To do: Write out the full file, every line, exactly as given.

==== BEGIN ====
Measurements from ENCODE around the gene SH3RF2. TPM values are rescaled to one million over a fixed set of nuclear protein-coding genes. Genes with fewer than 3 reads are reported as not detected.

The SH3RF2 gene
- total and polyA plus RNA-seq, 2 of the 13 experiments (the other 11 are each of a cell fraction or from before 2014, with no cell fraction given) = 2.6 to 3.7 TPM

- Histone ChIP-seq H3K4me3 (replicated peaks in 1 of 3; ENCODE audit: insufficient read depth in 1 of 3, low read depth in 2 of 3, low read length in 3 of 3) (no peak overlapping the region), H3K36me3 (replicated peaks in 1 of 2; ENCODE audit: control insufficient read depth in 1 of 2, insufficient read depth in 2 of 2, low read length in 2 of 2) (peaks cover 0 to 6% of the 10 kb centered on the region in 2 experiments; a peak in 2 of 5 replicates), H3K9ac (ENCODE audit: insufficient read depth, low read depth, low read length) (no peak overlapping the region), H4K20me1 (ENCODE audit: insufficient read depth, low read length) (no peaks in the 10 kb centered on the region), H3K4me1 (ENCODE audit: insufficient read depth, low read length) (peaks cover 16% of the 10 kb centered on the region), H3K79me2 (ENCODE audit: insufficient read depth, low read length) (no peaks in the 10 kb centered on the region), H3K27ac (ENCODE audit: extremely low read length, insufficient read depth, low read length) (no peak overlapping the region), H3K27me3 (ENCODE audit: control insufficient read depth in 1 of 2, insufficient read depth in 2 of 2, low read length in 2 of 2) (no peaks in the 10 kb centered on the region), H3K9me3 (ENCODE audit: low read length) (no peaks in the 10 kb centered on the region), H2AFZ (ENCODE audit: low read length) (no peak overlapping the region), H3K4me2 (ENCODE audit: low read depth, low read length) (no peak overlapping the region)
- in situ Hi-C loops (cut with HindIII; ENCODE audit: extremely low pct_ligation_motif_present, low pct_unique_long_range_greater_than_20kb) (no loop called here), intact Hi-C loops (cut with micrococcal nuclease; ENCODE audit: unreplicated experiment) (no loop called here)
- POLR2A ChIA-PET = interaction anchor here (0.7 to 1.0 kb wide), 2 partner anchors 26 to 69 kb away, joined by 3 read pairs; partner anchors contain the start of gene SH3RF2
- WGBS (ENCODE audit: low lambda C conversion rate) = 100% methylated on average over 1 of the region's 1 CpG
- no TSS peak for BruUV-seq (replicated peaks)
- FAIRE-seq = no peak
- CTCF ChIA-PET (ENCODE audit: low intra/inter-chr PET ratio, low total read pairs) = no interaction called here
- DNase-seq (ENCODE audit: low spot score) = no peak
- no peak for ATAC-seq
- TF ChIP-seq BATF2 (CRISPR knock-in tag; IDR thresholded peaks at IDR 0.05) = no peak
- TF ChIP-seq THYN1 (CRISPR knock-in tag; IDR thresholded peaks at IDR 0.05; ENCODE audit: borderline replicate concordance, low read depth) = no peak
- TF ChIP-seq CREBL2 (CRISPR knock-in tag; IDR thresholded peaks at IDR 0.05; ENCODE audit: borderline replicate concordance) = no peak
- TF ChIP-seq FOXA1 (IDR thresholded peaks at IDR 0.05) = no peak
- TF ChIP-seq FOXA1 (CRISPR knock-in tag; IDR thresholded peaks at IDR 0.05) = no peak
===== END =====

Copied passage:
Measurements from ENCODE around the gene SH3RF2. TPM values are rescaled to one million over a fixed set of nuclear protein-coding genes. Genes with fewer than 3 reads are reported as not detected.

The SH3RF2 gene
- total and polyA plus RNA-seq, 2 of the 13 experiments (the other 11 are each of a cell fraction or from before 2014, with no cell fraction given) = 2.6 to 3.7 TPM

- Histone ChIP-seq H3K4me3 (replicated peaks in 1 of 3; ENCODE audit: insufficient read depth in 1 of 3, low read depth in 2 of 3, low read length in 3 of 3) (no peak overlapping the region), H3K36me3 (replicated peaks in 1 of 2; ENCODE audit: control insufficient read depth in 1 of 2, insufficient read depth in 2 of 2, low read length in 2 of 2) (peaks cover 0 to 6% of the 10 kb centered on the region in 2 experiments; a peak in 2 of 5 replicates), H3K9ac (ENCODE audit: insufficient read depth, low read depth, low read length) (no peak overlapping the region), H4K20me1 (ENCODE audit: insufficient read depth, low read length) (no peaks in the 10 kb centered on the region), H3K4me1 (ENCODE audit: insufficient read depth, low read length) (peaks cover 16% of the 10 kb centered on the region), H3K79me2 (ENCODE audit: insufficient read depth, low read length) (no peaks in the 10 kb centered on the region), H3K27ac (ENCODE audit: extremely low read length, insufficient read depth, low read length) (no peak overlapping the region), H3K27me3 (ENCODE audit: control insufficient read depth in 1 of 2, insufficient read depth in 2 of 2, low read length in 2 of 2) (no peaks in the 10 kb centered on the region), H3K9me3 (ENCODE audit: low read length) (no peaks in the 10 kb centered on the region), H2AFZ (ENCODE audit: low read length) (no peak overlapping the region), H3K4me2 (ENCODE audit: low read depth, low read length) (no peak overlapping the region)
- in situ Hi-C loops (cut with HindIII; ENCODE audit: extremely low pct_ligation_motif_present, low pct_unique_long_range_greater_than_20kb) (no loop called here), intact Hi-C loops (cut with micrococcal nuclease; ENCODE audit: unreplicated experiment) (no loop called here)
- POLR2A ChIA-PET = interaction anchor here (0.7 to 1.0 kb wide), 2 partner anchors 26 to 69 kb away, joined by 3 read pairs; partner anchors contain the start of gene SH3RF2
- WGBS (ENCODE audit: low lambda C conversion rate) = 100% methylated on average over 1 of the region's 1 CpG
- no TSS peak for BruUV-seq (replicated peaks)
- FAIRE-seq = no peak
- CTCF ChIA-PET (ENCODE audit: low intra/inter-chr PET ratio, low total read pairs) = no interaction called here
- DNase-seq (ENCODE audit: low spot score) = no peak
- no peak for ATAC-seq
- TF ChIP-seq BATF2 (CRISPR knock-in tag; IDR thresholded peaks at IDR 0.05) = no peak
- TF ChIP-seq THYN1 (CRISPR knock-in tag; IDR thresholded peaks at IDR 0.05; ENCODE audit: borderline replicate concordance, low read depth) = no peak
- TF ChIP-seq CREBL2 (CRISPR knock-in tag; IDR thresholded peaks at IDR 0.05; ENCODE audit: borderline replicate concordance) = no peak
- TF ChIP-seq FOXA1 (IDR thresholded peaks at IDR 0.05) = no peak
- TF ChIP-seq FOXA1 (CRISPR knock-in tag; IDR thresholded peaks at IDR 0.05) = no peak